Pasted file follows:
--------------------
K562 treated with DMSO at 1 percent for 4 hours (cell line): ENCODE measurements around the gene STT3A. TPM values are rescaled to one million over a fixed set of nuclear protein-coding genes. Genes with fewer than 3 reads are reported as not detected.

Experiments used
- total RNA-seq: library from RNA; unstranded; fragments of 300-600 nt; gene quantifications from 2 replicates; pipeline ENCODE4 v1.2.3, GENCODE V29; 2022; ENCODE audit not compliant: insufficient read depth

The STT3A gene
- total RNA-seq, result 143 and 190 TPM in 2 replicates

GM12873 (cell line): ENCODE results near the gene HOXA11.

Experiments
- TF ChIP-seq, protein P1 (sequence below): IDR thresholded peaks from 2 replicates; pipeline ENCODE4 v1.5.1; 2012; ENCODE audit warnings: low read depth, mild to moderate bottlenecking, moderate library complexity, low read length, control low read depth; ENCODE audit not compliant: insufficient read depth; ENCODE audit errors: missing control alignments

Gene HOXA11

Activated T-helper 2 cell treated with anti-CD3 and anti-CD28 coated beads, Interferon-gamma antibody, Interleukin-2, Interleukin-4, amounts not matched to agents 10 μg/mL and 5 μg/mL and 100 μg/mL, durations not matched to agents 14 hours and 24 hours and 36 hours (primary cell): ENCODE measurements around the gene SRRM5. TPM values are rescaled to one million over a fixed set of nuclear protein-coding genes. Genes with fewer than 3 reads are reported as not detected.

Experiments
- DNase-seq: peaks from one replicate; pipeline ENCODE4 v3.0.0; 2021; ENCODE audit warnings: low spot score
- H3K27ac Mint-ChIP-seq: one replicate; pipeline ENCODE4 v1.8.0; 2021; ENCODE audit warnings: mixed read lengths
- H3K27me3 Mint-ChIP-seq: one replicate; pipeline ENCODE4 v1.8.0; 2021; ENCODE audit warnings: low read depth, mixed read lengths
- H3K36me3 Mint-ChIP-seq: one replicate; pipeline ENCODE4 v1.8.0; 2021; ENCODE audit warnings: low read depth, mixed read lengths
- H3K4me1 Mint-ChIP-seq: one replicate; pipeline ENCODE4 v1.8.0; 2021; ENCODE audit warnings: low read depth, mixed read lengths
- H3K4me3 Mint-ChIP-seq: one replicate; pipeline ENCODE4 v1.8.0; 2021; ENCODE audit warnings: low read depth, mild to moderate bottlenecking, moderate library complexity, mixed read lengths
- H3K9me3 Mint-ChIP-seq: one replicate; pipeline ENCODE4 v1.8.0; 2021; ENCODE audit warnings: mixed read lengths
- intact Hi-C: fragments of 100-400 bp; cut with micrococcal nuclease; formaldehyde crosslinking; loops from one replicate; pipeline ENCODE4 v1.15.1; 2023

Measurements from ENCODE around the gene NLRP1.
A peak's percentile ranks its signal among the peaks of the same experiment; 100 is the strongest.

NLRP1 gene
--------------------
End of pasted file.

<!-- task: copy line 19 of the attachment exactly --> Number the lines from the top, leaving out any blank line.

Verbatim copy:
- intact Hi-C: fragments of 100-400 bp; cut with micrococcal nuclease; formaldehyde crosslinking; loops from one replicate; pipeline ENCODE4 v1.15.1; 2023